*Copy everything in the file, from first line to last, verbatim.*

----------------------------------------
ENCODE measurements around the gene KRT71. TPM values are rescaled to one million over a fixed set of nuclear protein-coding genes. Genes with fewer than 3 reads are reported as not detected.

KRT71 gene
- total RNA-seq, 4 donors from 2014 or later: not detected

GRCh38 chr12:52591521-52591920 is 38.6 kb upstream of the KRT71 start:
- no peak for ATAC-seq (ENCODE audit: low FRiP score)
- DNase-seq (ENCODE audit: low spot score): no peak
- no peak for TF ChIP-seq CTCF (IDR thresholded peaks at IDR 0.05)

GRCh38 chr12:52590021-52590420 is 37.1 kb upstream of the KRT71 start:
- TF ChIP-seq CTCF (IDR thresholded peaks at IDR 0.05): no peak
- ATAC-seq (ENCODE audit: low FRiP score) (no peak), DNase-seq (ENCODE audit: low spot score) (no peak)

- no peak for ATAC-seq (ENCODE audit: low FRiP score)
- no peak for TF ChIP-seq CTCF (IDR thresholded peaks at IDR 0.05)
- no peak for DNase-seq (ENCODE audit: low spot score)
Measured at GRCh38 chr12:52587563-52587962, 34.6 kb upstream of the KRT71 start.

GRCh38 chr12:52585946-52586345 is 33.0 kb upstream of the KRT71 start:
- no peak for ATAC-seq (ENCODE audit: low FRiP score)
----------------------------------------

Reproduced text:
ENCODE measurements around the gene KRT71. TPM values are rescaled to one million over a fixed set of nuclear protein-coding genes. Genes with fewer than 3 reads are reported as not detected.

KRT71 gene
- total RNA-seq, 4 donors from 2014 or later: not detected

GRCh38 chr12:52591521-52591920 is 38.6 kb upstream of the KRT71 start:
- no peak for ATAC-seq (ENCODE audit: low FRiP score)
- DNase-seq (ENCODE audit: low spot score): no peak
- no peak for TF ChIP-seq CTCF (IDR thresholded peaks at IDR 0.05)

GRCh38 chr12:52590021-52590420 is 37.1 kb upstream of the KRT71 start:
- TF ChIP-seq CTCF (IDR thresholded peaks at IDR 0.05): no peak
- ATAC-seq (ENCODE audit: low FRiP score) (no peak), DNase-seq (ENCODE audit: low spot score) (no peak)

- no peak for ATAC-seq (ENCODE audit: low FRiP score)
- no peak for TF ChIP-seq CTCF (IDR thresholded peaks at IDR 0.05)
- no peak for DNase-seq (ENCODE audit: low spot score)
Measured at GRCh38 chr12:52587563-52587962, 34.6 kb upstream of the KRT71 start.

GRCh38 chr12:52585946-52586345 is 33.0 kb upstream of the KRT71 start:
- no peak for ATAC-seq (ENCODE audit: low FRiP score)